The world in 2004
Mobile: The iPhone (2007) and Samsung Galaxy (2009) had not been invented; today, vast ecosystems of products and services are designed around each. Tech Giants: Google announced its Initial Public Offering (IPO) in 2004; today it has morphed into $600 billion company Alphabet, with reach into a variety of sectors including transport and life sciences. Human Genome: The first quality assessment of the human genome published in 2003 cost over $2.7 billion. Today, a whole exome sequence can be generated for less than $1,000. Renewables: In 2004, the International Energy Agency (IEA) predicted that the share of renewable energy for electricity would rise to 6% by 2030; we have blown past that prediction, hitting 23% in 2015. Health: The annual number of AIDS related deaths peaked in 2005 at two million. Between 2005 and 2016, AIDS-related deaths per year fell by 48%
Envisioning the world in 2030
Forecasting the world in 2030 brings to mind a quote often attributed to physicist Niels Bohr: “Prediction is very difficult, especially if it’s about the future.” However organizations and individuals such as the World Economic Forum (WEF) and Bill and Melinda Gates have risen to the challenge of envisioning the world in 2030. Common themes include increasing urbanization, growing displacement from conflict and climate change, near universal access to the internet, the end of the internal combustion engine and less resource-intensive food systems. In 2017, Japan released its ‘Society 5.0’ blueprint which envisions a ‘super smart society’ in which digital tools solve challenges such as the nation’s aging workforce and global pollution.
Technology distrupting industries : The exponential growth of digital technology could transform industries including manufacturing, agriculture, health, energy and mobility. SoftBank CEO Masayoshi Son envisions a future in which satellite networks span every inch of the Earth and a trillion connected devices continuously deliver data to the cloud to be analyzed by artificial intelligence. SoftBank’s $93 billion Vision Fund invests in companies that will benefit from this new paradigm as they disrupt industries, such as Plenty (indoor farming) and Nauto (autonomous vehicles).
Channeling digital for the Goals: To achieve the vision for 2030 set out in the Global Goals, it will be critical to channel digital technology to address the world’s most pressing needs and to mitigate the risk that it exacerbates inequality. Bill Gates envisions that technology can help Africa achieve food self sufficiency by 2030, but also warns against job loss due to automation. In considering solutions for less developed nations, we must address primary needs such as electricity, running water and basic banking services which are critical foundations for digital solutions. Building capacity to deploy and regulate digital technology will be vital. 2030Vision aims to foster dialog and collaboration to develop digital technologies which contribute to a more prosperous and sustainable world in 2030.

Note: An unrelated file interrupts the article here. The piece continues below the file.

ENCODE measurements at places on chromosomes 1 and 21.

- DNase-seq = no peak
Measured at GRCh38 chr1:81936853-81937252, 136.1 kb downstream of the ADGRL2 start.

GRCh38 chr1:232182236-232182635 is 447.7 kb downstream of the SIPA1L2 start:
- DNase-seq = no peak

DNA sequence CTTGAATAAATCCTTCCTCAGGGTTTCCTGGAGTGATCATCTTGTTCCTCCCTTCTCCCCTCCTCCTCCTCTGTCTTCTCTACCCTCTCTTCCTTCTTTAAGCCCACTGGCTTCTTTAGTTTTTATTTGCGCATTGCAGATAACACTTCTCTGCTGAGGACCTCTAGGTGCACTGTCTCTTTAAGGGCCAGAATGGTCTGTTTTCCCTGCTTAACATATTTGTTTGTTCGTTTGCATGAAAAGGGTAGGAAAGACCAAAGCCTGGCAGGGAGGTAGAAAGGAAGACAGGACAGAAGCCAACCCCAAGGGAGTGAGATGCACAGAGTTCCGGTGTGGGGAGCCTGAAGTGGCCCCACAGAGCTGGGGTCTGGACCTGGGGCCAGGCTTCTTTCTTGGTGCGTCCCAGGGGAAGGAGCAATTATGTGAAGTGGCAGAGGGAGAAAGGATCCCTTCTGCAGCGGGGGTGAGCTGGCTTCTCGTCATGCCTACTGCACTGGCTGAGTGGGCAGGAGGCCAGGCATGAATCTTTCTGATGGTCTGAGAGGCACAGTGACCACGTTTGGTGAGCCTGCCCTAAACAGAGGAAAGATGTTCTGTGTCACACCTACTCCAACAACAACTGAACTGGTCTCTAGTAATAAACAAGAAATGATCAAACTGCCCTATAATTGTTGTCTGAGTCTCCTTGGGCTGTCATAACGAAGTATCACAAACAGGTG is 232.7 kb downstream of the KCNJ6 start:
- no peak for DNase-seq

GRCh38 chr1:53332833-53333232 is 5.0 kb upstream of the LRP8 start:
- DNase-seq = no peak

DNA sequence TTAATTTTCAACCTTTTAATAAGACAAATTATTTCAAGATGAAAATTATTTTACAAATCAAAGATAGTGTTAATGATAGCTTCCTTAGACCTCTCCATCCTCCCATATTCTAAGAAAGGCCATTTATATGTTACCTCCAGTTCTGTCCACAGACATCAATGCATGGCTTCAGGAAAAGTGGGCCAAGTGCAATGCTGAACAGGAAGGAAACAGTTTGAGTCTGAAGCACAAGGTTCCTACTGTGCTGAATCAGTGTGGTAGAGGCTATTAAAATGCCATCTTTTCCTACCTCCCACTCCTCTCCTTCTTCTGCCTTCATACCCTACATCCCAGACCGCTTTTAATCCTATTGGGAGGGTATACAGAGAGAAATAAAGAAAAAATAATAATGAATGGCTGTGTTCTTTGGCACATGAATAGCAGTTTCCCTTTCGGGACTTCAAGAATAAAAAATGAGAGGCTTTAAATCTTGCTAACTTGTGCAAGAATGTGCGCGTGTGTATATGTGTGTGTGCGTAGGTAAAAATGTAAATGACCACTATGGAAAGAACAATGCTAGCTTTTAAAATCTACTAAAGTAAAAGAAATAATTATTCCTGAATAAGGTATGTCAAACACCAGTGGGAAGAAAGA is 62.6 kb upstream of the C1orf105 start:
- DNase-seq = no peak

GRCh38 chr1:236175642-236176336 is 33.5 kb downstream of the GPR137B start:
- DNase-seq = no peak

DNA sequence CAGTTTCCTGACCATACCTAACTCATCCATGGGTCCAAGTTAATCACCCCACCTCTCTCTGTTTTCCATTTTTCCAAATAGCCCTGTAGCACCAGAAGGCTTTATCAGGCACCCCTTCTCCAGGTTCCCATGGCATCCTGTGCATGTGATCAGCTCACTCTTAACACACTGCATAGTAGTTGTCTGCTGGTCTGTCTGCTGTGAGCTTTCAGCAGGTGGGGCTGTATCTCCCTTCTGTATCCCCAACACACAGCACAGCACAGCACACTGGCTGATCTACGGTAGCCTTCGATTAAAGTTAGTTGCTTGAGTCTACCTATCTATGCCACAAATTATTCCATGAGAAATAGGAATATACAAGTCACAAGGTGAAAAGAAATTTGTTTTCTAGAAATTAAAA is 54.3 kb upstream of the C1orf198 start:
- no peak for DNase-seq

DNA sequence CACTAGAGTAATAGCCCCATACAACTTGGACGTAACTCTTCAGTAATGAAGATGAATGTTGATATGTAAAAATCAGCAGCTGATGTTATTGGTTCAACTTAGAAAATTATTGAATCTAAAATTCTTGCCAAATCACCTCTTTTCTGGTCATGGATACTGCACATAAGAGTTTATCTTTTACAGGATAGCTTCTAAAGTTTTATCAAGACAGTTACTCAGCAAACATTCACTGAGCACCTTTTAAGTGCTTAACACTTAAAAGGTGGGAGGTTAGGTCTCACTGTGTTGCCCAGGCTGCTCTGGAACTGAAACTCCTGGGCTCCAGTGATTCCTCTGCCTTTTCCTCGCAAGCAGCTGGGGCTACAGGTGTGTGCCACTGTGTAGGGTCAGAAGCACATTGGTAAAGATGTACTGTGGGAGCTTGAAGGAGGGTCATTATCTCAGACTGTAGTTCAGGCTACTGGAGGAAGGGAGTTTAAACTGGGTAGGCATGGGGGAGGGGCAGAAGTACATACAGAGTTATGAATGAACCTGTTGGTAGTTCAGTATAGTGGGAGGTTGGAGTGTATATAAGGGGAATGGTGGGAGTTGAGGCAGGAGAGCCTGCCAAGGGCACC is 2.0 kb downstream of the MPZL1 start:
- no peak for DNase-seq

Risks and Challenges
E-waste: The world already has an electronic waste problem – 41.8 million tonnes were created in 2014, 7% from personal devices such as laptops and phones. We risk exacerbating this problem as sensors, chips, and other electronic components are deployed across more products and as higher incomes allow more people to access these technologies.
Haves and have-nots: Technology has ushered in a host of new products, services and business models, many of which target wealthier consumers such as drone delivery or car sharing. These cases have developed where market needs can be met profitably by the private sector. We need to consider how to enable profitable business cases for underserved populations where they do not yet exist, such as real-time monitoring of ecosystem health.
Economic and labor disruption: Much has been written about the impact that technology, particularly robotics and automation, has on labor markets. The Center for Business and Economic Research found that technological change was responsible for 85% of the 5.6 million manufacturing jobs lost in the US between 2000 and 2010. Technology could have particular consequences for countries which rely on sectors like apparel and employ large numbers of unskilled workers. For example, China-based Tianyuan Garments Company, the largest apparel supplier to Adidas, recently announced plans to produce t-shirts in the United States using automation to allow customization and faster speed to market. It is critical to provide training and resources to support those impacted and develop alternate quality employment opportunities.
Accountability: As digital technology companies advance, power may be concentrated in ways that current legal and regulatory frameworks are unable to address. Governments and regulators often struggle to understand the pace of change, let alone formulate relevant policies, prompting the question of what technology companies are accountable for and to whom. Such questions raise varying levels of concern in different regions across the world.
Security, privacy and control: With the rise of digital connectivity, cybersecurity concerns will increase. Hacking of critical infrastructure has already happened in Ukraine, and as vehicles evolve to become fully autonomous, we need to ensure they are secure. It will be important to consider the security, ownership and usage of the massive amount of personal data which is created and shared.
Over-reliance on technology: Progress towards the Global Goals will be accelerated by technology, but it is important to acknowledge that technology is not the silver bullet in all cases. While tools such as IoT can make farmers more productive and resilient, many regions in the world have surpluses of food and still face hunger due to political unrest and poor distribution.